FEBRUARY 13, 2012

I first became interested in city planning back in the mid-eighties, when I owned a houseboat on the Miami River. 

The City of Miami passed a new Master Planning and Zoning ordinance that outlawed all the houseboats docked within the city limits, and I ended up being elected the Chairman of the Houseboat Association that was created to fight our being outlawed.

I, along with several other houseboat owners ended up spending 6 months having meetings with city officials, looking for public records, producing a video that we showed to the City Commission, and generally being a pain in the ass at Commission meetings until we managed to get all of the houseboats already in the city limits grandfathered into the ordinance.

Unfortunately, after Hurricane Andrew, many of my fellow houseboat owners became homeless when their boats sunk during the storm.

Since then, I’ve always appreciated the impact that these Master Plans can have on a city and it’s residents, even if I haven’t - except for my comments about the 35 foot height restrictions imposed on the northern portion of the Boulevard - been actively involved.

Therefore, I was intrigued when I was forwarded a link to the above story in The Architect’s Newspaper about the success of Miami 21, the City of Miami’s latest Master Plan.

What equally intrigued me was a letter in rebuttal by written by  Richard Strell, a local real estate broker with a degree in Architecture and Urban Planning, who had been involved in the process that led to the acceptance of Miami 21.

Now, normally I appreciate that folks don’t like to read long, often content heavy stuff, but as a little bit of a palette cleanser from my usual fare, I would encourage you - even if you have to take it in steps - to read both of these pieces.

You need to read the story in the Architect’s newspaper first, to appreciate the arguments that Richard Strell makes.

Why is this so important? 

First, I understand that almost $7 million dollars of taxpayer money went into the creation of Miami 21.  That’s a lot of money.

Secondly, even though there was a spirited effort by many to try and balance out the needs of citizens against the demands of developers, the fact is that for the foreseeable future those who care about the future of Miami the urban planning framework of Mimi 21 is how that future will evolve, and it’s important to know as much as you can, because as in all things government related, a lot of folks whose business it is to influence government decisions in order to benefit from those decisions, already took their best shot at making sure they cash in when they start taking advantage of the fine print in Miami 21.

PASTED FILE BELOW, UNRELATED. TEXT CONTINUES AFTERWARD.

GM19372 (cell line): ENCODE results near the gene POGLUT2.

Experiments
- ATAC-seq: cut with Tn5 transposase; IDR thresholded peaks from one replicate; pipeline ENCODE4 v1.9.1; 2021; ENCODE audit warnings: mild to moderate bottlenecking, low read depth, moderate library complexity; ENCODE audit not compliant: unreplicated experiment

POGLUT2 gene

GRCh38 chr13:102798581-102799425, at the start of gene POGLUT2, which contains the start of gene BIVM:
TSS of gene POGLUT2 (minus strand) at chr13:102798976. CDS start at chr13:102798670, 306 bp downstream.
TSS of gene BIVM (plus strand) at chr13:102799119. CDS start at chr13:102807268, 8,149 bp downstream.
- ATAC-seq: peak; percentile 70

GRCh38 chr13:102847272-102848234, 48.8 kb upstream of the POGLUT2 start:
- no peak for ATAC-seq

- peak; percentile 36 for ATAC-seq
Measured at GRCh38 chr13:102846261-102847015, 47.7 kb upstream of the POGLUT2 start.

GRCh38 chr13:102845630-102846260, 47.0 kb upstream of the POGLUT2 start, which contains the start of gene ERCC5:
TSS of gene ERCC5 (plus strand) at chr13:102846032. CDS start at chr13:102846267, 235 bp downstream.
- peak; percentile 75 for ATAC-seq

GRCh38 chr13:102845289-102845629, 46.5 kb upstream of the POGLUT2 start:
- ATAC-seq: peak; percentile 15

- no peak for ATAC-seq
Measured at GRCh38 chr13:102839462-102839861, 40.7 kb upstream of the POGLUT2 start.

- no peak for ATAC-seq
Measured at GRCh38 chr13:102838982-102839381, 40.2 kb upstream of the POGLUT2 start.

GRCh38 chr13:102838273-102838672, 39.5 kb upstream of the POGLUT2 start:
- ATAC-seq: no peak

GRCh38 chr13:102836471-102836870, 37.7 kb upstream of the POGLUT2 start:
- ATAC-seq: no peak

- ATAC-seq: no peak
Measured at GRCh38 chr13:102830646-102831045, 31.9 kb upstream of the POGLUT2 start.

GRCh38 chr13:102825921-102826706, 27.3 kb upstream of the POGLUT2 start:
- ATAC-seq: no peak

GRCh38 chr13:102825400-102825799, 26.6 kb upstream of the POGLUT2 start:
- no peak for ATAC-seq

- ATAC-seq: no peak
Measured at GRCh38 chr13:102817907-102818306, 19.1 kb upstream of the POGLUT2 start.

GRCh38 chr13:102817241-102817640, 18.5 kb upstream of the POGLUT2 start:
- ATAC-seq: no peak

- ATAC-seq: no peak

In response to your article, the link of which is on the bottom of this page,I have to assume you were not involved with the process leading up to the passage of Miami 21 and perhaps were not familiar with the code which Miami 21 replaced? There are a number of significant factual errors in your piece.

Regarding transit, there is ample documentation that the code was sold to the public on the promise that a new , "comprehensive" mass transit plan, was integral to the new code, necessary for new urbanism to work here, and so would be part of it. It took several years of local concerned citizens demanding to see this invisible plan regarding transit, before DPZ eventually conceded that they would provide none.  (While such a plan may have been beyond DPZ or the city's scope, the public was erroneously misled as to what to expect in this regard. We were accurately informed that greater density and enhanced mixed use, only works well, with effective mass transit

Of course, it did not stop DPZ and the city from rezoning as though they had a plan in place for a new mass transit system  Miami 21 allows much higher, and larger buildings, and therefore ones which can more closely meet our very already very liberal density limits, in place with the old code. By doing away with the FAR formula, one can more closely meet the high density already allowed, but unachievable before.

Most developers who understood Miami 21, knew it provided up-zoning for most parcels. Only a few lots, percentage-wise, (those which benefited by far the most, from our, then existing, FAR formula), suffered. For skeptics on whether or not Miami 21 really up-zones, in most cases in the high rise area, look at current commercial real estate listings. Many show approved plans, grandfathered in, based on the old code; and they show what is allowed with Miami 21, on the same parcel. They advertise the huge benefits afforded builders in the newer code). DPZ repeatedly denied they were up-zoning in the high rise areas, throughout charettes, throughout Miami.  
You blame planners for "not being aggressive enough" in pushing for mass transit. This is true. But, the planners were primarily DPZ and they let the developers call the shots - greater density in real terms, less parking, no solution to the car problem. DPZ appears in your article to have stayed high above the fray; this is far from the case. In fact, each new draft of Miami 21 showed increases in size and height, over time. What was proposed, for the high rise areas, nearly doubled in many areas -- between the first to last drafts! (The city cleverly removed earlier drafts from the online site as the discrepancies between them became increasingly pronounced over time, but some of us fortunately downloaded those early drafts.)

You are inaccurate in your description of the "new parks" we can look forward to. You mention Museum Park. It was Bicentennial Park (a park the city kept barren of trees and in spite of the park having a at one end of it a metro-mover station, the city kept the station doors locked and thus the station unusable for the entire time they lobbied for the museums. The park had no parking and never was easy to get to by car. Of course, once the city decided to pave over a third of the park for museums, they opened the Metro-mover Station, designed underground parking, and renamed the park. It will be a different public space, maybe a better one, but one with much less green space. It is not a new park though.